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Shot in the face, but who’s to blame?

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Tight-lipped Vice President Dick ‘Buckshot LaFonque’ Cheney has made several questionable moves since the Bush administration took office back in 2001. He opined that deficits don’t matter. He dressed like an Eskimo during a solemn commemoration of the survivors of Auschwitz. He recommended that a US senator commit an impossible act of masturbation on the Senate floor.

And now he’s gone and shot some poor bastard in the face. A lawyer, no less.

We don’t have to fully describe what would happen if anybody but the vice president of the United States unloaded a charge of buckshot into a Texas lawyer. Suffice it to say that there would certainly be civil, if not criminal, action and we might even expect the man to shoot back.

But it looks like the man George Bush calls ‘“Big Time’” is going to walk away from this one.

On Friday the lawyer, 78-year-old Harry Whittington, the right side of his face jaundiced and bruised by the trauma, actually apologized for all that Cheney and his family have ‘“had to go through.’”

Fortunately, Cheney famously travels with a cadre of doctors, who saw to the man’s medical needs immediately. But Cheney, to be sure, also travels with a full platoon of lawyers who were able to see to the vice president’s immediate and pressing legal needs. Except for the one he shot, of course.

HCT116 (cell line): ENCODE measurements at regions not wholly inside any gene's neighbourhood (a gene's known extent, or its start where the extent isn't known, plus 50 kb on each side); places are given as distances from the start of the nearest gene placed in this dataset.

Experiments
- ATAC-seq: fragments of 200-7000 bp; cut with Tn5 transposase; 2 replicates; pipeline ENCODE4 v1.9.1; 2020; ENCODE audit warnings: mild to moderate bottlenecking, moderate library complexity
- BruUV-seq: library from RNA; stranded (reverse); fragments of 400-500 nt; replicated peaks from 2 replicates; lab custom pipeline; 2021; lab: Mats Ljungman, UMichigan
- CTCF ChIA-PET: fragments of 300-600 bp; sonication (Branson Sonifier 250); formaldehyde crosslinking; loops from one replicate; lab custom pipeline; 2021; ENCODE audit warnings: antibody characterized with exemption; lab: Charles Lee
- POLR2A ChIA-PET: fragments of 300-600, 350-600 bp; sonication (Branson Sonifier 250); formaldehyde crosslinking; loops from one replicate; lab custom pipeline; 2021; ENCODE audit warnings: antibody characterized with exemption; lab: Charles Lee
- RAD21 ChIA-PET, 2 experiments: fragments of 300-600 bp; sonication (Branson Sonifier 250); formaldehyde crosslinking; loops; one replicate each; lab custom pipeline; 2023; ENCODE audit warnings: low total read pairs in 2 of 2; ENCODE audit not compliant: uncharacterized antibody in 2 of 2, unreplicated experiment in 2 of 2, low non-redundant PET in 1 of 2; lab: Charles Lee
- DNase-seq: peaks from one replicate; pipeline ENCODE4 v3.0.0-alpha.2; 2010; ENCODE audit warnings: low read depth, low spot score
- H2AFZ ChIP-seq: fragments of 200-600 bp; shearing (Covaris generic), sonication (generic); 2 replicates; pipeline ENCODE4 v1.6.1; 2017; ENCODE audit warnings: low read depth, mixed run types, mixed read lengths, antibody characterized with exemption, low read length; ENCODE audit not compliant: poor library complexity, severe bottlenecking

To be fair, on the Fox News interview with Brit Hume, Cheney, who has never been prone to televised displays of emotion, actually seemed remorseful and sad when he said, ‘“I’m the guy who pulled the trigger that fired the round that hit Harry’…. The image of him falling is something I’ll never ever be able to get out of my mind.’”

For a moment we actually felt bad for the guy.

It must be a terrible thing to shoot a friend in the face and induce a minor heart attack, and we can believe that Cheney is wracked with guilt over it.

But then there is the troubling matter of the time lapse between the shooting and its reportage ‘— about 14 hours. And we question the manner in which the story was made available to the public.

Cheney took responsibility for making the call to give the story to the Corpus Christi Caller-Times (circulation 66,000 daily) and for the delay in reporting the incident. But he never sufficiently answered why he waited so long ‘— he didn’t seem so concerned with ‘“accuracy’” when he fired the gun ‘— or why he chose to give the story to a relatively small daily instead of his own press corps.

These lingering questions must be satisfactorily answered if we are to let Big Time off the hook for this one. And if we keep asking them, we believe it will only be a matter of time before the vice president reverts to form and offers us the same suggestion he did to that lawmaker on the Senate floor.

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